Employee picking at FC Amazon Robotics. Image Credit: Amazon
Employee picking at FC Amazon Robotics. Image Credit: Amazon

Amazon Tropical Distribution Center—Mojave Electric

Have you ever bought something from online retailer Amazon? Amazon ships those items from multiple distribution centers located throughout the country.

Mojave Electric of Las Vegas worked closely with general contractor Layton Construction of Salt Lake City and the Amazon design team, using 85 electricians over a 10-month schedule, to build Amazon’s third distribution center in the Las Vegas area. Constructed in North Las Vegas on a 73-acre site, the four-floor facility sits on an 850,000-square-foot slab, supporting approximately 2.25 million square feet of floor space that will be staffed by up to 1,300 full-time employees and approximately 1,000 Wi-Fi-controlled robots.

“The biggest challenge was the very aggressive schedule, to construct over 2 million square feet of build-out in 10 months,” said Rod Markland, senior project manager for Mojave Electric. “When you compress this kind of a job into that time frame, you have to stack trades. There was a lot of congestion with multiple trades under different supervision working in the same area at the same time trying to accomplish a lot of work. We initiated a swing shift for a period to alleviate the pressure, and we did ultimately move into working a lot of overtime to meet the schedule.”

Electricians installed 400 miles of wire in the facility, along with 9,680 lighting fixtures, and worked with mechanical crews installing air handling and duct work, and plumbing crews installing pipe to move water throughout the building. The electrical service in the facility is provided by four 3,000-ampere distribution panels with emergency power provided by one uninterruptible power supply and two 400-kilowatt generators. The facility also includes 177 subdistribution and branch-circuit panelboards.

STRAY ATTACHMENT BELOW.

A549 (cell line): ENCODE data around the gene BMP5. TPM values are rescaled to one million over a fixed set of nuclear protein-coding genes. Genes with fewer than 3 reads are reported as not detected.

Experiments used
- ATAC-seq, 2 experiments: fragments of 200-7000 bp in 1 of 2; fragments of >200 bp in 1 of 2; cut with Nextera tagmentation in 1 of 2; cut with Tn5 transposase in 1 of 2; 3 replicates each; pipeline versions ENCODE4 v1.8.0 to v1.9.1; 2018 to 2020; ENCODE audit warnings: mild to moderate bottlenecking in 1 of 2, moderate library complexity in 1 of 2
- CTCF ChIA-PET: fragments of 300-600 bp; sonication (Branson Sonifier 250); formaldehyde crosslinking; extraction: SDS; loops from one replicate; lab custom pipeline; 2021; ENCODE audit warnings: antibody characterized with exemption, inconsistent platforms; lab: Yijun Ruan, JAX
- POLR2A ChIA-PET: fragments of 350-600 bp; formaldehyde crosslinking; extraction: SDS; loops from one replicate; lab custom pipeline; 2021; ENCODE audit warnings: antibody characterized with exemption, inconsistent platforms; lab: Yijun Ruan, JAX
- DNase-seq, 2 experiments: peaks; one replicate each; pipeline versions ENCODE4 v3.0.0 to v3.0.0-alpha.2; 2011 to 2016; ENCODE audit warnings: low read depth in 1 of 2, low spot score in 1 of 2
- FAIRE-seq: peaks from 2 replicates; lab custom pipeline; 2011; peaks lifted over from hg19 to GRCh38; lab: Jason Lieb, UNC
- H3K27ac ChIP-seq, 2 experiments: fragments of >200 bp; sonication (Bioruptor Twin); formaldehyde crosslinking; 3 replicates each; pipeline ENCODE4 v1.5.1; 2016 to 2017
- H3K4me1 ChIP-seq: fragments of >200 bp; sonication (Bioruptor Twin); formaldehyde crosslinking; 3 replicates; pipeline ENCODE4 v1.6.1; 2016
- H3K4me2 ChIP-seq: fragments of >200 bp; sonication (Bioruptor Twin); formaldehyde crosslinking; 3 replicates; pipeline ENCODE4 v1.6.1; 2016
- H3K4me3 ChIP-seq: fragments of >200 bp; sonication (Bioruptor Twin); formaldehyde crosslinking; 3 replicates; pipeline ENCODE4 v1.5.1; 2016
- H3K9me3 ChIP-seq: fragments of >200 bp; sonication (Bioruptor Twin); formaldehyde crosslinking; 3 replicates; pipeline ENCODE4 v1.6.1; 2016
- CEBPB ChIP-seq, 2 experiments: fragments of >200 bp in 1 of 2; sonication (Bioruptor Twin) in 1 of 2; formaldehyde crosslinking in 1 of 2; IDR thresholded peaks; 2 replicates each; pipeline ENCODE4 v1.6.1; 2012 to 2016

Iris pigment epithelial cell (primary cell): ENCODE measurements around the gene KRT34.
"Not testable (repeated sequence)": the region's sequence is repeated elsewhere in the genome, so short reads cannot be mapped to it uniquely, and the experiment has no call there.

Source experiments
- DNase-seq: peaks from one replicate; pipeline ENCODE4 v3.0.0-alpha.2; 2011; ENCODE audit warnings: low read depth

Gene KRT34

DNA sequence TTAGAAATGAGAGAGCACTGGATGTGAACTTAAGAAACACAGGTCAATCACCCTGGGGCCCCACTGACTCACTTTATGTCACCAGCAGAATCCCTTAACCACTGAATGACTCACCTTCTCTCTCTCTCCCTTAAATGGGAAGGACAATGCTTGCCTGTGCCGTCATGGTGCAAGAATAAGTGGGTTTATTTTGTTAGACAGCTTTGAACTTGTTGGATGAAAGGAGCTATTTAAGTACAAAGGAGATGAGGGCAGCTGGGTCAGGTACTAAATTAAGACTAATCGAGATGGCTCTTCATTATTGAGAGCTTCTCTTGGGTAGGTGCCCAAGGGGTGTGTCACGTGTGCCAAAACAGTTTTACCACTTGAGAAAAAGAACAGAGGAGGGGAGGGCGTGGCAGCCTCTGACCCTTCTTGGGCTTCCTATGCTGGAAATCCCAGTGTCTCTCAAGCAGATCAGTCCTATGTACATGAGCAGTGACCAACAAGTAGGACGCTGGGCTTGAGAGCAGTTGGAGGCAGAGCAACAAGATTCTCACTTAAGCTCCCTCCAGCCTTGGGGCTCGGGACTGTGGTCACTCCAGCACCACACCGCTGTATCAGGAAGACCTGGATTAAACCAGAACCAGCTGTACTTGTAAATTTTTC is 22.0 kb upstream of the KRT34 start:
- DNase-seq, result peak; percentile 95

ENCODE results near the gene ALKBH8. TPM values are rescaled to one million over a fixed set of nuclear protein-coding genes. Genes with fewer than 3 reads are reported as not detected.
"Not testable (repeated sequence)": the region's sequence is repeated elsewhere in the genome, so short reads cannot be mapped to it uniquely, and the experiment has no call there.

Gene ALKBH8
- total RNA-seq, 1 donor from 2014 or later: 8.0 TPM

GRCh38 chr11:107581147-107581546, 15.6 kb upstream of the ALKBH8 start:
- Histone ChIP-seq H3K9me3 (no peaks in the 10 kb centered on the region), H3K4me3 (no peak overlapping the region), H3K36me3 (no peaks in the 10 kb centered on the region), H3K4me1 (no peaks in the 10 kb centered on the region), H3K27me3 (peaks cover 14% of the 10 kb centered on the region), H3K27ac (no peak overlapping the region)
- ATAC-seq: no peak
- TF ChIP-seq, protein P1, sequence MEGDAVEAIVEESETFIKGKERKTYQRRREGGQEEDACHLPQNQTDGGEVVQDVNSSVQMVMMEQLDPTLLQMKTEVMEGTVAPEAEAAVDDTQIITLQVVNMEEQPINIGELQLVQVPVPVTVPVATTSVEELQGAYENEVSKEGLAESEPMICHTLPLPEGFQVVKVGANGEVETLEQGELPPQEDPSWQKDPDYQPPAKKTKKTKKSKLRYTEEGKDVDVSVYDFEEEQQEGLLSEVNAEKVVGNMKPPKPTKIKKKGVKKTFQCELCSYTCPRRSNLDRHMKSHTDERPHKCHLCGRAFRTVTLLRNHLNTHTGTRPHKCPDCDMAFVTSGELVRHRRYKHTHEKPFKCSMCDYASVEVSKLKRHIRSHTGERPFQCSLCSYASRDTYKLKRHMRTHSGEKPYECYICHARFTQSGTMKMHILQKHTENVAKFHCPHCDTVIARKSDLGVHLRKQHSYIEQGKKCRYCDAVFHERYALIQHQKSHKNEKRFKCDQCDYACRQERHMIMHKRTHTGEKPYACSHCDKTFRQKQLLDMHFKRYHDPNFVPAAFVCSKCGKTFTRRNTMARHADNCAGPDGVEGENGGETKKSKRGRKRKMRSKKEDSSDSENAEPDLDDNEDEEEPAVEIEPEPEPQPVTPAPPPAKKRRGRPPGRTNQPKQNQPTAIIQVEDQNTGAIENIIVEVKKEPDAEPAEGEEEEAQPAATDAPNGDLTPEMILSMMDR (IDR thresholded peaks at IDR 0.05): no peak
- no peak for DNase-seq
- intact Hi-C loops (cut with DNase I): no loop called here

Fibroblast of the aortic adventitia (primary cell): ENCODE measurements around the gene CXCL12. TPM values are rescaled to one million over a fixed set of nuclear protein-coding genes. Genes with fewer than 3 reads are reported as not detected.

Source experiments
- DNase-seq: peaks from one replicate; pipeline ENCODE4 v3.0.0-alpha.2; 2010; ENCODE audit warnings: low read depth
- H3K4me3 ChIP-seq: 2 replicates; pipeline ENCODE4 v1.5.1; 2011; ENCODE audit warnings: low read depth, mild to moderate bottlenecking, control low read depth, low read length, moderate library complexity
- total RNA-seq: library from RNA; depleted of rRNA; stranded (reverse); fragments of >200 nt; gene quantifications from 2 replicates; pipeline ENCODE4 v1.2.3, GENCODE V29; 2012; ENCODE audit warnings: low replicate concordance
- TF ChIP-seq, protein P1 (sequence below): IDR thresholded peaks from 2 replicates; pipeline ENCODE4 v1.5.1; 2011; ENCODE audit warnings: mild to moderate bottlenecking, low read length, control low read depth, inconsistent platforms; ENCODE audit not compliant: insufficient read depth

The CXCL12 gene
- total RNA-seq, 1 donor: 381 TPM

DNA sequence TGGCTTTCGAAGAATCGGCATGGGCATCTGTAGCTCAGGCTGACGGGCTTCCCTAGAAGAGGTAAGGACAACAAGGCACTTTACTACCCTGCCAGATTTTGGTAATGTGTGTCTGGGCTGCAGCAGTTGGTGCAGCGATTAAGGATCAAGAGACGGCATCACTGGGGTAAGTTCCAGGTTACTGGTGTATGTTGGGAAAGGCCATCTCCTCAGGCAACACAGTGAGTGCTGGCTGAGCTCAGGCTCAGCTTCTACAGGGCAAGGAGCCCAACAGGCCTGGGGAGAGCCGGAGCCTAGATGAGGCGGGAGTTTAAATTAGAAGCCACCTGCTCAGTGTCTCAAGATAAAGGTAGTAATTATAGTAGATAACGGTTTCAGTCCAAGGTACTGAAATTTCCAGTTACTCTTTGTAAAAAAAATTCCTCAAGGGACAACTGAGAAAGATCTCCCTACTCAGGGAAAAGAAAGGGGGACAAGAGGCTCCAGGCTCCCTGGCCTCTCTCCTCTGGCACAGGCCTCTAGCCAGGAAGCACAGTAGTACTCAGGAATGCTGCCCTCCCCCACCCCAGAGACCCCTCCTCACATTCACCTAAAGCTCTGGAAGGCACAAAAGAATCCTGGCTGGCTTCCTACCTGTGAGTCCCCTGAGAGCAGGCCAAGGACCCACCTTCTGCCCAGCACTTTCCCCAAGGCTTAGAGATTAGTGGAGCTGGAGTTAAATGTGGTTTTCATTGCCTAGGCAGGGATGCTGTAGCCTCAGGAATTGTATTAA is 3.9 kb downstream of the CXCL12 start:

“It was like a puzzle,” Markland said. “To make everything fit was a bit challenging because of the clear space required from the floor to just inches below the structure. We had to be clear for the material­-handling equipment path, and, in some areas, all we had was 6 inches to get our work in place around the other utilities.”

“One unusual aspect of the project was that, once the floor was populated with robots, it was pretty surreal because they seemed to be autonomous pieces of equipment with a mind of their own,” Markland said. “We could be watching 10-15 of them moving all at once, yet they never crossed into each other. At any given time, hundreds of them were working at the same time on four different floors.”

Another unusual aspect of the project related to the timing.

The Mojave crew started construction of the North Las Vegas distribution center while an identical project was being completed in Salt Lake City.
“As the Salt Lake City project identified issues, they made changes to our design to avoid the same issues at the new facility,” Markland said. “We had to make changes in the middle of construction and, hopefully, before we had it bolted to the floor. If not, we unbolted and redid it.”

Since it was its own individual project, safety was a bit challenging due to the time lines of the schedule.

A safety plan was implemented and continuously evaluated as the job progressed,” said David Warnock, safety supervisor, Mojave Electric. “However, the main importance was to develop a safety culture to make the connections between all the trades. A program called ‘the Safety Circle’ allowed all employees to share or contribute their concerns with the general contractor and, in turn, allowed upper management to address or eliminate concerns throughout the project.

Before work started, the foreman wrote up and presented the daily plans to all employees and “called for all of them to sign off on the plans, thus preparing all trades for the tasks at hand for the day,” he said.

If you live in the area, your next Amazon purchase could be shipped from there.

The Lake Mead Intake No. 3 pump pad houses all the pumps that transfer water from the forebay into the facility. The gantry crane, which trolleys up and down and side to side on the pump pad, was used to install the pumps and for maintenance. Image Credit: Bombard Electric